Last edited by lasta on 16 Jul 2019, 20:56, edited 2 times in total.

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PostPosted: 16 Jul 2019, 20:52 
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Blade: Dhs4006
FH: Hurricane3
BH: Double happiness g888
Thank you very much!
You've been of great help. :)


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PostPosted: 16 Jul 2019, 21:08 
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Glad to be of service!

BTW, I used the G888 many moons ago, but on the forehand. Great for an all out style like RSM, but not really suited for the compact strokes of RPB. For a cheap option, the 729 Focus 3 Snipe is a good beginning. I learned on Rakza 7 soft which is nearly perfect for rpb.


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PostPosted: 19 Jul 2019, 02:52 
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lasta wrote:
The next tip is going to be a bit controversial. But consider ripping off the backhand rubber. Play single sided, master the basic forehand and tpb before thinking about RPB.

This way you can use much heavier blades and rubbers while still being overall very light.

This will be a long term decision because incorporating rpb in the future will require philosophical changes. I went from single sided to rpb back to single sided. Tpb and rpb have fundamental conflicts, eventually you will have to decide which is more important.


I concur with this. Penhold rackets, before RPB, were quite light. Adding that second sheet of rubber (unless it's, say, OX long pips) adds a lot of weight. The grip is weaker than with a shakehands grip so the lighter weight helps a lot. Note that even RPB users like Xu Xin use the traditional backhand a lot, too, and before RPB there were many, many world class players using the traditional backhand with great success. It's said that one advantage of the penhold grip is that the middle is continuous - there isn't an "elbow" where you have to decide whether to use forehand or backhand. This is particularly true for the close-to-the-table hitting and blocking game the Chinese were using in the 1960s and 70s. RPB extends your reach on the backhand, particularly for looping, but it's an advantage only if you don't give up using the traditional backhand where appropriate.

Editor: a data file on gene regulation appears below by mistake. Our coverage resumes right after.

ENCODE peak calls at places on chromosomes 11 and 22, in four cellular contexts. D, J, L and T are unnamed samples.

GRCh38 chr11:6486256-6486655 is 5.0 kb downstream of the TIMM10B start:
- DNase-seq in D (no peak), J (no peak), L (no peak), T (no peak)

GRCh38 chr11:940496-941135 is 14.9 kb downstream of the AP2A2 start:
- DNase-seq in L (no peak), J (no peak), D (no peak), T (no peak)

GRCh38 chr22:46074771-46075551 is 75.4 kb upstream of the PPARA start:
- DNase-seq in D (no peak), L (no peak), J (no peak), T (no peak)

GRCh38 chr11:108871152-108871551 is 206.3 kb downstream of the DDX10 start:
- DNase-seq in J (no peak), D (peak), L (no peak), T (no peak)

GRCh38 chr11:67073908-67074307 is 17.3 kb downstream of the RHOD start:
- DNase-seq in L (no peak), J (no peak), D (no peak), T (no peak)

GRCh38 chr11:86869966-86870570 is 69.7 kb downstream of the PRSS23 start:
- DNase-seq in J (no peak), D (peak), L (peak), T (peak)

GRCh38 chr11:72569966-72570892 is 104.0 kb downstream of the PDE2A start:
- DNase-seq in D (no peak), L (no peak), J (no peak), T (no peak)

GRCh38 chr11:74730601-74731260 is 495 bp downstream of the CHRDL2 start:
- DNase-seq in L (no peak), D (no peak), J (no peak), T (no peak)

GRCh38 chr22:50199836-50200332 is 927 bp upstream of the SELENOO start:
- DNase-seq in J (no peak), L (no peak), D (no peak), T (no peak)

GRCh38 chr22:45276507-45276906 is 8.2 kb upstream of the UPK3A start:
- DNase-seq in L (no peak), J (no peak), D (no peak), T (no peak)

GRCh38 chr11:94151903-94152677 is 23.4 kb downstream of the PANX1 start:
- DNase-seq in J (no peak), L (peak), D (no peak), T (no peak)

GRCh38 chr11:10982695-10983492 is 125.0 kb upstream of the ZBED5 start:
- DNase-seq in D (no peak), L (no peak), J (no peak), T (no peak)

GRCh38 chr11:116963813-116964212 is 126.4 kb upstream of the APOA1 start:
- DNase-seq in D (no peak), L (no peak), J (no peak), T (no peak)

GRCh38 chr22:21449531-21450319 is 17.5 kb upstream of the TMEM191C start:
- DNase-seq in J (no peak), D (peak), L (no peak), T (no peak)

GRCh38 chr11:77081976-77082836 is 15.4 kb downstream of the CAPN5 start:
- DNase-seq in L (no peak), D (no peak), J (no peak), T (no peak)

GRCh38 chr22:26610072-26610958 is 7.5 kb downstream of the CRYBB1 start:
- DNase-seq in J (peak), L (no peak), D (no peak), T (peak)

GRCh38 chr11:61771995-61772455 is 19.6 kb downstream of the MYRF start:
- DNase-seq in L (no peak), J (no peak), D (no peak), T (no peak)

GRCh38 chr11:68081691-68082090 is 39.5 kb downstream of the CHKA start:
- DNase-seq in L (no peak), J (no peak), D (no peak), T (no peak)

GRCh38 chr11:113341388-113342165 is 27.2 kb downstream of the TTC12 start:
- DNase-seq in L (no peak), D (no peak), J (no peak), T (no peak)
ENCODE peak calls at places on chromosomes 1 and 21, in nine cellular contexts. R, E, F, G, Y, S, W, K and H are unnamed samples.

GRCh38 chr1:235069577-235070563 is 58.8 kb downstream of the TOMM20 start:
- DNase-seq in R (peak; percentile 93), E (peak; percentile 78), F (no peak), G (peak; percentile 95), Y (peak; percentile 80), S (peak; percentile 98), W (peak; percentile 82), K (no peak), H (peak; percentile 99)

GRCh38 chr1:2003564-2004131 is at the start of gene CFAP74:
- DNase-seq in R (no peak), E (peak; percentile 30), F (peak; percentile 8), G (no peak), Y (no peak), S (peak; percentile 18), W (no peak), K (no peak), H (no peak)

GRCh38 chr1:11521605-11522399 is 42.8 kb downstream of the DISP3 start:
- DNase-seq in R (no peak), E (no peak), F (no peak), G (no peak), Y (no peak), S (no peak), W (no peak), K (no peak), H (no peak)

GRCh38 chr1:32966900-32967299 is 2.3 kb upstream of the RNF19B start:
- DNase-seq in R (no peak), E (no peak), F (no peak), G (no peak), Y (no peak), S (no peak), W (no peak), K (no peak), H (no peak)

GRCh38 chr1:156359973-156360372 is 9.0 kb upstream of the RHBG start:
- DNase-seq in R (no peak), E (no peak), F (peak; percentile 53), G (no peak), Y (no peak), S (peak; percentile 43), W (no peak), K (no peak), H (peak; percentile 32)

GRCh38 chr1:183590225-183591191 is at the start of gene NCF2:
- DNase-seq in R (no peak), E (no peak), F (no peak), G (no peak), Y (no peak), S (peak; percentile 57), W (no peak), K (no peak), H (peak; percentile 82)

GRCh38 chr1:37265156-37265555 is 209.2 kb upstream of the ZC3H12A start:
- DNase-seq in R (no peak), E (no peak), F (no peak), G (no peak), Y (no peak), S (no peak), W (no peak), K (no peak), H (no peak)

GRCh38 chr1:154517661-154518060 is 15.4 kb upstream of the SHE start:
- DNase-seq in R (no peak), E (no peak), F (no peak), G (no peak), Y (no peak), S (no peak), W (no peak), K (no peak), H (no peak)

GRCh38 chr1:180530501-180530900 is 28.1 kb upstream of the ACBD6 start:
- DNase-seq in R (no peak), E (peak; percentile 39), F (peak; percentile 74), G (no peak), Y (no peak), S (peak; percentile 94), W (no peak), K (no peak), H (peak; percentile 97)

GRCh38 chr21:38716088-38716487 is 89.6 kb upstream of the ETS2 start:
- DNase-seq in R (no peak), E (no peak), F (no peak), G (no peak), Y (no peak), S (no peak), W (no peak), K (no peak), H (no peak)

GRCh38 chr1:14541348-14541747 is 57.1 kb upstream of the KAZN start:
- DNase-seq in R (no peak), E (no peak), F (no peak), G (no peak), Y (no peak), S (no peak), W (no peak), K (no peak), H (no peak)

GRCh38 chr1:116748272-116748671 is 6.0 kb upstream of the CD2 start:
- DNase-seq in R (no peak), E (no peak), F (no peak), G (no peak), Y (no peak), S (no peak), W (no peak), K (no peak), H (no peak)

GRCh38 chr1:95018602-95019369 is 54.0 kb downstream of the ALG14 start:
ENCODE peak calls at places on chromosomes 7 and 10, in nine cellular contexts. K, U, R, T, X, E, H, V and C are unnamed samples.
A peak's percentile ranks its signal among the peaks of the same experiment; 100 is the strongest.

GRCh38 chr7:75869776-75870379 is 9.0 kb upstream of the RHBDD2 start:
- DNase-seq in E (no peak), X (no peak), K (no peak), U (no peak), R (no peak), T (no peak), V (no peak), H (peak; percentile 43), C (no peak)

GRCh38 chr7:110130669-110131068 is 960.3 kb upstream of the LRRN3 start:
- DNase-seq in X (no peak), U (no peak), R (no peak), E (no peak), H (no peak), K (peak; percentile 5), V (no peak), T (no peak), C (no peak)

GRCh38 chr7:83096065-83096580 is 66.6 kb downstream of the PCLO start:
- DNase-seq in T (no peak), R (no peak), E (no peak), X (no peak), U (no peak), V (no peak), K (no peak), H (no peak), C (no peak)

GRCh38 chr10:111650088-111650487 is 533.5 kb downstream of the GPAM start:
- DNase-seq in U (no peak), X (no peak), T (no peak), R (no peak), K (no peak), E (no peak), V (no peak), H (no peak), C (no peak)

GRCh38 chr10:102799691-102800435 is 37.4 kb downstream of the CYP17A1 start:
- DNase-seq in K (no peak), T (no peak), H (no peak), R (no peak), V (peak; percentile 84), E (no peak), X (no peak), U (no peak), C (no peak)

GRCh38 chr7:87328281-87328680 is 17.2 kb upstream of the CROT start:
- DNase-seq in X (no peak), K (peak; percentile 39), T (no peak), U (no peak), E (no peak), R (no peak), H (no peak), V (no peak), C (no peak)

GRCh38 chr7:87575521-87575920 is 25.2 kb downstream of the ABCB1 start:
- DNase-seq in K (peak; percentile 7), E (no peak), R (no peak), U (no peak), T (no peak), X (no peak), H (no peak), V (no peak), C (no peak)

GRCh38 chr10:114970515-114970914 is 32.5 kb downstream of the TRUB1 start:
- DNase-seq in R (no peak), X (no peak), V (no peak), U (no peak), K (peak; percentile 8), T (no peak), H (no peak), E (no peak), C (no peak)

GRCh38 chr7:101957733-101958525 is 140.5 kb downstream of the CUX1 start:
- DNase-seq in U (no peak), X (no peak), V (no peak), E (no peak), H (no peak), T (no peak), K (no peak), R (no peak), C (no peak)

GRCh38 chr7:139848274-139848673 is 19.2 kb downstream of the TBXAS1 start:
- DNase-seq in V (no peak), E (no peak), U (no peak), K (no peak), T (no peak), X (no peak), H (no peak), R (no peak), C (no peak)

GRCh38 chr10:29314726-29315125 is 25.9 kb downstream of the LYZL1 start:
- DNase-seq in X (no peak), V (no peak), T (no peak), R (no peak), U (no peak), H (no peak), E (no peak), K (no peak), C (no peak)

Iskandar


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PostPosted: 20 Jul 2019, 18:39 
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Blade: DHS PowerG-9 OFF++
FH: Yasaka Rakza X
BH: Palio Thor
There is no "true" correct Penhold grip. As long as the grip suits your mechanics and hand-shape allowing you to perform all the C-pen techniques and strokes comfortably.


You can try Lightly sanding down the edges and handle. I personally prefer the sharp edges because it acts as a reference for me to judge the blade angle I am holding it at.


I tend to use a "long" grip on the handle itself ... I don't seem to have problem with fingers slipping anymore which I used to have a lot. My grip is more of a pencil / writing pen grip :lol: rather than the Chopstick penhold grips :lol:

Also if you learn TPB properly and invest some time+money getting coaching to transition to RPB, it WILL BE WORTH IT ! I am self-taught C-pen RPB player and I have a HUGE disadvantage because TPB doesn't come naturally to me ... but RPB does.... So one aspect of the C-pen game is lost to me forever I fear. :P

_________________
__________________________________________________________
Backup C-pen blades:
  • TSP Black Balsa 7.0 :
    1. FH/BH-YRakza9/XOmegaVT
    2. FH/BH-*blank*
  • 729 Bomb : FH/BH-TG2Neo/H3 Orig
  • TSP Versal C-P : FH/BH-729SuperFX
  • Stag Balsa Koto : FH/BH-XOmegaVA/YJupiter-II
Fun blades:
  • Yasaka Battle Balsa(ST) : FH/BH-YRakza7/H2 Orig
==========================================================